Though The Guardian sits atop the Oklahoma Capitol, it is much more than just a political symbol. It’s also a symbol of Native pride. This is most evident in the warrior’s obvious physical strength, but is also demonstrated in the sculpture’s historical significance. The Guardian was the first American Indian figure commissioned to top a state capitol dome, and its creator, Senator Chief Haney, was the first full-blooded American Indian to serve in the Oklahoma legislature. As the sculptor, himself, said, “The symbolism of this is wonderful. Slowly, there has been recognition of tribal sovereignty in Oklahoma and its contributions to Oklahoma.”
Another important aspect of The Guardian is that it brings Native and non-Native cultures together through a common bond of human experience. What is that common bond? It is the spirit of endurance that persists in the face of adversity. In keeping with this notion, at the dedication of this great statue, on June 7, 2002, Senator Haney said that his statue represented all Oklahomans (i.e., not just Native Oklahomans). This was particularly appropriate in the aftermath of the bombing of the Murrah Federal Building.
Though Senator Haney was paying homage to our great state of Oklahoma that day and his words were appropriate, I argue that his sculpture actually represents more than what he said. It honors those of all cultures who endure hardships and prevail, not just Natives or Oklahomans or Americans, but people of all over the world. In keeping with this notion, the Senator said his inspiration for The Guardian was actually seeing Michelangelo’s David statue, which he saw with his wife during a trip to Italy in the 1970’s. He also frequently collaborates and/or does business with artists in other cultures.
Perhaps this broad reach of The Guardian is why I felt a connection with the structure, even before I had the privilege of meeting Senator Haney, in person. Like the Senator, I have the passion to be a leader as well as an artist. I hope to become a rural family medicine physician somewhere in Oklahoma, and I hope to continue painting, drawing, and writing. I also hope to inspire Native youth someday, just as Senator Haney has inspired me.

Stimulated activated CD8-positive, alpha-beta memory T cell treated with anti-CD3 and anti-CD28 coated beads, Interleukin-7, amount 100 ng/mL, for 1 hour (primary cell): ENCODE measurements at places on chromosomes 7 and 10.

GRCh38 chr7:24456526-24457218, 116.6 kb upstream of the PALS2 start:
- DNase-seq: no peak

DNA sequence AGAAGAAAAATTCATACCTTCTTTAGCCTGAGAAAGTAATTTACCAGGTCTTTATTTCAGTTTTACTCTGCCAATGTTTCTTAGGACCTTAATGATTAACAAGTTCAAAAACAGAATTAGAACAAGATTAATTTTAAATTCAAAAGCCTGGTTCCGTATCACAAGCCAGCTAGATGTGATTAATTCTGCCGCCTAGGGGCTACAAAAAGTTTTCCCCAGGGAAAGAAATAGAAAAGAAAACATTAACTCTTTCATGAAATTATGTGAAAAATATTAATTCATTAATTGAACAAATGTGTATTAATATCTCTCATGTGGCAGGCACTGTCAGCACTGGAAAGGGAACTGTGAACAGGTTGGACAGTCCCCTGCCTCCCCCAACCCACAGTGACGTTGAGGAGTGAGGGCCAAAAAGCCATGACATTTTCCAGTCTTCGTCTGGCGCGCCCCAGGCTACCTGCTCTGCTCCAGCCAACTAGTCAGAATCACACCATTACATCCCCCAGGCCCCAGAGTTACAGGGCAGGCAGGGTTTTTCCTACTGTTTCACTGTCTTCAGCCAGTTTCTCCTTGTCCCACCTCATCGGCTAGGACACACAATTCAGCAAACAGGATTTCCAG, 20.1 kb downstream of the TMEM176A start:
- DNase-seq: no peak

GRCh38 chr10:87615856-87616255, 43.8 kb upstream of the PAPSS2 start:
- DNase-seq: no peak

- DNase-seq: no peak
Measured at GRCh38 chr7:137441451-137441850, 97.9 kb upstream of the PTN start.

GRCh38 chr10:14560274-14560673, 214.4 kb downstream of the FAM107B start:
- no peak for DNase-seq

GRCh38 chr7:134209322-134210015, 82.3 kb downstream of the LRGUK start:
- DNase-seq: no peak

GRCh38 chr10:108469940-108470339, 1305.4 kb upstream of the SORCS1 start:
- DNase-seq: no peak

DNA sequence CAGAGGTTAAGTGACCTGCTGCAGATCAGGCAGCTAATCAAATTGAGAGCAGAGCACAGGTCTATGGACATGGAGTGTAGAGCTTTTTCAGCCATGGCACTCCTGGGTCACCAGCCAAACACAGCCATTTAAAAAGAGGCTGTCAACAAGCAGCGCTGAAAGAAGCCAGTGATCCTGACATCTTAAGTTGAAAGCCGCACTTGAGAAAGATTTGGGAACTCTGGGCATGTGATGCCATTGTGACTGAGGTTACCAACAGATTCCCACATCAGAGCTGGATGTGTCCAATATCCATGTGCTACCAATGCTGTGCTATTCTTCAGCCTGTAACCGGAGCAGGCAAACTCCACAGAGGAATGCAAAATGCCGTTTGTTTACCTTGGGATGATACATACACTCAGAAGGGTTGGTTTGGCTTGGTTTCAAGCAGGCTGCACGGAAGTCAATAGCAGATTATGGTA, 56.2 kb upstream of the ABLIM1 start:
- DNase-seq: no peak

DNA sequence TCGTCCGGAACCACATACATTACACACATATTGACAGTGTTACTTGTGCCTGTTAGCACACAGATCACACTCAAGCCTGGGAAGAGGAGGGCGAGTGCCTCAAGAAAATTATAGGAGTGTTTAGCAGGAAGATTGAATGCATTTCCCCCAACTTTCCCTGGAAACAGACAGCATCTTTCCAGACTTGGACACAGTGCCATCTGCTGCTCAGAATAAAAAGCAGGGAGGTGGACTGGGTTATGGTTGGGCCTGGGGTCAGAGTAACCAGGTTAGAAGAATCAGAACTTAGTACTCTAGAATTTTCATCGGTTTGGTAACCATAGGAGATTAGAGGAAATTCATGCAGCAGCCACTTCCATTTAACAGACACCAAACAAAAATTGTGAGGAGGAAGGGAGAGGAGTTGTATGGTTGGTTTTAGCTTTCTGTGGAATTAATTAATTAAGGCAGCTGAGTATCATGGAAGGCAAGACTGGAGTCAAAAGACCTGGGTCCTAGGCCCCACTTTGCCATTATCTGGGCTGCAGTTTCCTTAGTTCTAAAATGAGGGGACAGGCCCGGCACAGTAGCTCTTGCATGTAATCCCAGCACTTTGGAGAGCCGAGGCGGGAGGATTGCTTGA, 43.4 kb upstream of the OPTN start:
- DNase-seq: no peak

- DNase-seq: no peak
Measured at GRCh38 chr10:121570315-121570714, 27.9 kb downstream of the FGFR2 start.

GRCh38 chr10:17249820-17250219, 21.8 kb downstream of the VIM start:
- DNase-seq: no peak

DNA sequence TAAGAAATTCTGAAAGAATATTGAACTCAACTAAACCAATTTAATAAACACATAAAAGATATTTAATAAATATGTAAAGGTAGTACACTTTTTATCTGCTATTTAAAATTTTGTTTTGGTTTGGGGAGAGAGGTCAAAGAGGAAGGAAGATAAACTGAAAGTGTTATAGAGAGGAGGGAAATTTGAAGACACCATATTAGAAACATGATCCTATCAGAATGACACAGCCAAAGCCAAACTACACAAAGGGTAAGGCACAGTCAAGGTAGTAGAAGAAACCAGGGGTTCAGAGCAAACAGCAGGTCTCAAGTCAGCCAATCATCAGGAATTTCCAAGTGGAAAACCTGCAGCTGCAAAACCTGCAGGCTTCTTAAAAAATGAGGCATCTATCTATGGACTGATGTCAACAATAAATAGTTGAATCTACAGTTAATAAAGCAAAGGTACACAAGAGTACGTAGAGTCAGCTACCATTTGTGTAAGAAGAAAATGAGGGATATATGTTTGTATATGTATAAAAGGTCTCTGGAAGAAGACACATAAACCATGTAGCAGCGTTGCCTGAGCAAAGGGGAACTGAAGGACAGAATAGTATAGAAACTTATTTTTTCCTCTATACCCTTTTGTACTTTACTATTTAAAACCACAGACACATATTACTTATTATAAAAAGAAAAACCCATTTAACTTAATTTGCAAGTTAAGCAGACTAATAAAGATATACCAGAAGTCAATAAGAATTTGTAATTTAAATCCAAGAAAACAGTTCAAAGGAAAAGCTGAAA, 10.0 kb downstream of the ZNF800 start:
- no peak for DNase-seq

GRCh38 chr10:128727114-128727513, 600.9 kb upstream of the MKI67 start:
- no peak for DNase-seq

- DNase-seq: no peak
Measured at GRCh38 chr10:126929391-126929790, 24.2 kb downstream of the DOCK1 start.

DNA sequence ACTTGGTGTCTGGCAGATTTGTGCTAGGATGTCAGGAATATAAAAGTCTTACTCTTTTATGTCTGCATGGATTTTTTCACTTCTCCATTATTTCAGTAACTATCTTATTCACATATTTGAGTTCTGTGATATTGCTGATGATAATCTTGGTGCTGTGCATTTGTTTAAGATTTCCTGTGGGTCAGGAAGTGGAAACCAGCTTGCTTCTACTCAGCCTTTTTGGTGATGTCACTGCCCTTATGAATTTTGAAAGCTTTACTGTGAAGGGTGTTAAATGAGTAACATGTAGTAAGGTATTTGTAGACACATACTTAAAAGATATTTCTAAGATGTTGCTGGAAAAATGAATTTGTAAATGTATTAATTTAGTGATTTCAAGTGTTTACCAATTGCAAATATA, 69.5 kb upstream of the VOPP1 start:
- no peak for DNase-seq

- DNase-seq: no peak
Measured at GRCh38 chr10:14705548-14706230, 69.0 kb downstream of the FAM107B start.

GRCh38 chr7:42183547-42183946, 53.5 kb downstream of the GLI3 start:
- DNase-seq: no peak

In a sense, I’ve learned from my research on The Guardian that it’s okay for seemingly opposite passions (my love for art and my drive to learn medicine) to coexist. My softer, artistic nature, my love for drawing, painting, and creating beaded and woven jewelry, comes from my highly talented Choctaw grandmother, Pokni, who creates breathtaking Choctaw ribbon dresses and intricate bead work (not to mention unbelievable fry bread). In contrast, my harder, more driven, leadership nature comes from the quiet warrior I see in my father, and I embrace that, too, as I will need to draw upon that strength to endure the rigors of medical school someday.
Though Senator Chief Kelly Haney’s The Guardian is an illustration of a Native American warrior, it’s really a work of art that is meant for all people, and it’s of enduring, cross-cultural relevance. The Guardian and Senator Haney himself represent the ideal melding of creativity, which I see as a “soft” attribute of our Native culture, and powerful intellectual and political leadership, which I see as a “hard” attribute. On a larger scale, for Natives as a whole, The Guardian is both a symbol of strength and longsuffering and endurance. Most important, The Guardian represents a common bond that unites us with people of other cultures so we can live in better understanding and with more respect for each other in spite of our differences.
Visit the HKLaw website to see Lindsey’s sources for her essay.
Each winning student received an all expenses paid trip to Washington, D.C. and a $2,500 scholarship to the college of their choice.
Entries for this year’s contest are currently being accepted. See link below.
Stay tuned to ICTMN as we spotlight all the 2014 winners of the essay contest.